The kiosks, small structures, often open on one or more sides, used as places to sell tobacco, magazines, newspapers, lotteries, refreshments and snacks,  appeared in Lisbon in the late nineteenth century, in the main squares, Avenida da Liberdade (then  Public Promenade) and waterfront.  In some of them, such as "King of Greaves” kiosk at Cais do Sodré, fried fish, olives, greaves and cod fillets were also sold.
These places are an obligatory meeting point, at the beginning of a work day for the so called mata bicho (slang, designating the first meal of the day), and  in the evening and into the night to get together and socialize.
In the 80s of the twentieth century, the City Council resumed the tradition of kiosks in the city, restoring the old ones, still in operation, and creating new spaces integrating open air terraces.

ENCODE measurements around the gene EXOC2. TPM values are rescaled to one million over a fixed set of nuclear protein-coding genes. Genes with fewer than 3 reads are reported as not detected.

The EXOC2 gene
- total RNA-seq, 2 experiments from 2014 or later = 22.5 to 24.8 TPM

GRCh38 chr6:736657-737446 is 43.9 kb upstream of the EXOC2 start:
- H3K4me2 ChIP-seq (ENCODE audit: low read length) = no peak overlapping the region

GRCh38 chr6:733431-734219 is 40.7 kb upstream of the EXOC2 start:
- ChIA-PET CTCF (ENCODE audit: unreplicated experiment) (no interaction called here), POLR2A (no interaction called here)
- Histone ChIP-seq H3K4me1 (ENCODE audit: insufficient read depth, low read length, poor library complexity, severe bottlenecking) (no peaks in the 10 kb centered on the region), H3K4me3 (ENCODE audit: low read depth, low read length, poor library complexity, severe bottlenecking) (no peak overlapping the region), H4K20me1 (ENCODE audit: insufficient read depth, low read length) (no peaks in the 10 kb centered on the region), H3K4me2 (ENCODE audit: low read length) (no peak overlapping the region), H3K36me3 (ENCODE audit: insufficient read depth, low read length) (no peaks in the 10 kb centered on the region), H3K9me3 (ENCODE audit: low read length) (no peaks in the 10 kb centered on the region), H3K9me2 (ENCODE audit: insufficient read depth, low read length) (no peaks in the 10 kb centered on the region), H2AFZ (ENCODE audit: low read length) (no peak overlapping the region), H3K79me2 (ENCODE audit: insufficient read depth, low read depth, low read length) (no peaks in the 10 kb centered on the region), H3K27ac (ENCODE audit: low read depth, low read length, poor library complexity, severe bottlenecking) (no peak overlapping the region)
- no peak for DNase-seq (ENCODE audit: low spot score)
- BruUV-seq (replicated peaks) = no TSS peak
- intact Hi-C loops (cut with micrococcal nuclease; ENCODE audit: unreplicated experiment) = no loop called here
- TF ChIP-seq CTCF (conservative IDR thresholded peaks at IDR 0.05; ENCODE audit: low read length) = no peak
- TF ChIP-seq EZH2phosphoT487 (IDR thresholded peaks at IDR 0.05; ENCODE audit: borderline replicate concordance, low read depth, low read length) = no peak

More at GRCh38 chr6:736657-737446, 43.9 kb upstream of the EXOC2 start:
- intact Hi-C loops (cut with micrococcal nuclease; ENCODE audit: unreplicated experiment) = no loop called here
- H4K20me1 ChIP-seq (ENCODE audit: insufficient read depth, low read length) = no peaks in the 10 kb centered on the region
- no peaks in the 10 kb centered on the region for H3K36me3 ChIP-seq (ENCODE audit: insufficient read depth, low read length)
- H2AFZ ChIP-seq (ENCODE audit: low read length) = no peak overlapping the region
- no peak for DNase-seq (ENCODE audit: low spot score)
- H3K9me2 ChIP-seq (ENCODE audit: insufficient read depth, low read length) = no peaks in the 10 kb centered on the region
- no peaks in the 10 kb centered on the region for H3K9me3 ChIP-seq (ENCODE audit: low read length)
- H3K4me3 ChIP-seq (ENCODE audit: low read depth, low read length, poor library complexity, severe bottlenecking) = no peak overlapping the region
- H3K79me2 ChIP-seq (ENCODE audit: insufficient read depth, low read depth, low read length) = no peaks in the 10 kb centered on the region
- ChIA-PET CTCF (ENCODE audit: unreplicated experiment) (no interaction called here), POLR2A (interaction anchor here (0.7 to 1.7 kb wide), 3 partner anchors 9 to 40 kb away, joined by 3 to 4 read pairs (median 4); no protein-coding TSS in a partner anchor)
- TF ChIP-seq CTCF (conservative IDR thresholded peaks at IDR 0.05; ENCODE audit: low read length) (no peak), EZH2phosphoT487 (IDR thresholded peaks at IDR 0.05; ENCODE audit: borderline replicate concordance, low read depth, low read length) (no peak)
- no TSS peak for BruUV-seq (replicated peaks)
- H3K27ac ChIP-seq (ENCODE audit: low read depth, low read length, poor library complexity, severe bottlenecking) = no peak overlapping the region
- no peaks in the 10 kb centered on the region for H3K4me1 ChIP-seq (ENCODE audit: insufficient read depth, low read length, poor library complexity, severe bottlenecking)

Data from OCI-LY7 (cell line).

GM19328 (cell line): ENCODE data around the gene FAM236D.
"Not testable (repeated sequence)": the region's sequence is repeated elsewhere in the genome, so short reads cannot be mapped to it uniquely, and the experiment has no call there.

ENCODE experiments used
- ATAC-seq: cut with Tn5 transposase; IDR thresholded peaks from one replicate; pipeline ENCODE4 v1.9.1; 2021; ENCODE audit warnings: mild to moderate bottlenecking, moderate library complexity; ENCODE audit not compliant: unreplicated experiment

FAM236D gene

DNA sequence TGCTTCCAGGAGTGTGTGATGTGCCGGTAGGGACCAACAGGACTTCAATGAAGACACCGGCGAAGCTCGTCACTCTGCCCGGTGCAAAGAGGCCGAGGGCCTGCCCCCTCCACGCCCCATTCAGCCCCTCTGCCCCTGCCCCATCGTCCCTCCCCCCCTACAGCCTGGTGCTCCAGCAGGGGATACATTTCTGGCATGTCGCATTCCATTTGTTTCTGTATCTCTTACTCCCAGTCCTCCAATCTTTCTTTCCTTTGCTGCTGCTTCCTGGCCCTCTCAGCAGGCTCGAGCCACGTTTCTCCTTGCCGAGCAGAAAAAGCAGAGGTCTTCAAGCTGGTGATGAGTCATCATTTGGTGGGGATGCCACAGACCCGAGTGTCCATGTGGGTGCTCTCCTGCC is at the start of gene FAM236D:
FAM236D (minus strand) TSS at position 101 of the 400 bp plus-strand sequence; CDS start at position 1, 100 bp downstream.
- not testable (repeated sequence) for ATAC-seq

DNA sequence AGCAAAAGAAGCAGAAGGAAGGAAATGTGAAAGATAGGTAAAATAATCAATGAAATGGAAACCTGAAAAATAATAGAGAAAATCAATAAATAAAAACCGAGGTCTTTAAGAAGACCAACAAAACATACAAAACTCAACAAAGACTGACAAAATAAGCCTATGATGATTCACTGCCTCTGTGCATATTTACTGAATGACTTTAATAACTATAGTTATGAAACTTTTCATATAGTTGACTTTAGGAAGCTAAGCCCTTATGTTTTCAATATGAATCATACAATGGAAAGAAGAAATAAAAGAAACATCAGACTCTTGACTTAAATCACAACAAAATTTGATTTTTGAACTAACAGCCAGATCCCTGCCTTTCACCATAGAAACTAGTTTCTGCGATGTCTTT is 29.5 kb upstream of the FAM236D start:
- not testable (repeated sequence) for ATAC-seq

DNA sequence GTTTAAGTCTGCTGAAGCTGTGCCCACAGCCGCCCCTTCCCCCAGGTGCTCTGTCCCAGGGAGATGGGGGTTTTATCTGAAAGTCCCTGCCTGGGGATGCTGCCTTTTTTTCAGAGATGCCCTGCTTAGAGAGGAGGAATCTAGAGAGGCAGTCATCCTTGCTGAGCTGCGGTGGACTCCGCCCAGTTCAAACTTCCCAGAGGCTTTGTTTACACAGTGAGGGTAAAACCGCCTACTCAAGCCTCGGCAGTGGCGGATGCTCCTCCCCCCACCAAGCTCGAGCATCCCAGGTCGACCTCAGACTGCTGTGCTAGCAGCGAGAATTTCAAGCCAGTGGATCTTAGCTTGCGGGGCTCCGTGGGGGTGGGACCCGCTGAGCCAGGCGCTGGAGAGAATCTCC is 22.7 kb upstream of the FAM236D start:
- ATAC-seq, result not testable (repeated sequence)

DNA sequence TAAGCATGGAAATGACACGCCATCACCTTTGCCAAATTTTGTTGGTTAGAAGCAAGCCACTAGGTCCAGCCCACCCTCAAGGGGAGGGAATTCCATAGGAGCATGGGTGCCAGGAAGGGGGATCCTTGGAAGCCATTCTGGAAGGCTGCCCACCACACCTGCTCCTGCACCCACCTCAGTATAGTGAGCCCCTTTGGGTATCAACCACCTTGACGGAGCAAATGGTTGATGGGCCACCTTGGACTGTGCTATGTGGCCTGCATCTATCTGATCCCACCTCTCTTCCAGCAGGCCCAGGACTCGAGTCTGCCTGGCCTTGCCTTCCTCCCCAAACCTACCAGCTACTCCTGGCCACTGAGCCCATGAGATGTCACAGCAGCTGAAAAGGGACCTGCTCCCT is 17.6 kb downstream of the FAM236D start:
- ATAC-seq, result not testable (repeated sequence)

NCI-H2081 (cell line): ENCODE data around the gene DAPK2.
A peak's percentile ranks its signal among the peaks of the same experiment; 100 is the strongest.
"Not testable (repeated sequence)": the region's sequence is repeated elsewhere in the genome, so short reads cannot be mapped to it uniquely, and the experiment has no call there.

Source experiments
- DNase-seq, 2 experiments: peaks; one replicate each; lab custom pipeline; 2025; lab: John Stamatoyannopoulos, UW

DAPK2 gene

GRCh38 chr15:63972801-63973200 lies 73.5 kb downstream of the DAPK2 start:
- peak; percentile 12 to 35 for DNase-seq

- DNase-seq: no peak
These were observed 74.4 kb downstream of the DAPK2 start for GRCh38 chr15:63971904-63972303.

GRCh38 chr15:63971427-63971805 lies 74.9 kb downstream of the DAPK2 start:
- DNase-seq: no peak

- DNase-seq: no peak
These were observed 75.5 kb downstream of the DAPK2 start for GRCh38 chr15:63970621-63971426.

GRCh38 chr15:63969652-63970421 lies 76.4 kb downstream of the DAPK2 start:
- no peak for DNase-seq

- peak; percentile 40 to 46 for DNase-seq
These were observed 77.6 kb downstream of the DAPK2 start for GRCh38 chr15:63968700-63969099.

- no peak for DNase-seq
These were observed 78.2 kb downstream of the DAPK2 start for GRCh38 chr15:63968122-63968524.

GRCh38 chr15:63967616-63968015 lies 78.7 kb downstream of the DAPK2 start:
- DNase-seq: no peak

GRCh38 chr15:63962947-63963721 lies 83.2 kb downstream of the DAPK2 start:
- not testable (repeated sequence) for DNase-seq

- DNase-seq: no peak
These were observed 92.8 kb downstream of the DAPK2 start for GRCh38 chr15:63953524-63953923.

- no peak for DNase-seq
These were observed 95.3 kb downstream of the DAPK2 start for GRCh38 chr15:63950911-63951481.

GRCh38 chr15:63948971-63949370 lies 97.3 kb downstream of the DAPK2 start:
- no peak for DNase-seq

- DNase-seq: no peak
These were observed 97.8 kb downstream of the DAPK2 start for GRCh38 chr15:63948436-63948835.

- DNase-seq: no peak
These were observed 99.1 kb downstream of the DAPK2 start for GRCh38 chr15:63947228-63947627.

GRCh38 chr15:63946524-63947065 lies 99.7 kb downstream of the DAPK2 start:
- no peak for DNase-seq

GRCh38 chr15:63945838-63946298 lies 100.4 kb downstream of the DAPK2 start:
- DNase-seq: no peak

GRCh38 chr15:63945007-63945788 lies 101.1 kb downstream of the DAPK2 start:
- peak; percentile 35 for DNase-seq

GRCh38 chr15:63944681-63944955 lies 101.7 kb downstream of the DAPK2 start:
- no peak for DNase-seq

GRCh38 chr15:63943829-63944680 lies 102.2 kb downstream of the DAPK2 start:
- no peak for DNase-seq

Since the beginning of the 21st century, the kiosks are back and are part of the lisboets’ daily live. Today there are more than 40 of them, fully operational, in various parts of the city.
The traditional beverages lemonade chic, horchata, red currant drink, iced tea, scented milk, mazagran (cold coffee drink) or capilé can be enjoyed again in some kiosks.
Many of the new kiosks have a regular cultural and entertainment program.
These kiosks are assigned by public tender. See more…


horchata: non-alcoholic beverage made from almonds, sugar, water and ice;
capilé: refreshment made from syrup of maidenhair (or Capillaire) and orange blossom essence mixed with water ;
limonada chic:  lemon juice blend with the beaten peel , to make the beverage creamier and less bitter ;
scented milk: boiled milk with cinnamon, lemon and sugar. Serve cold.


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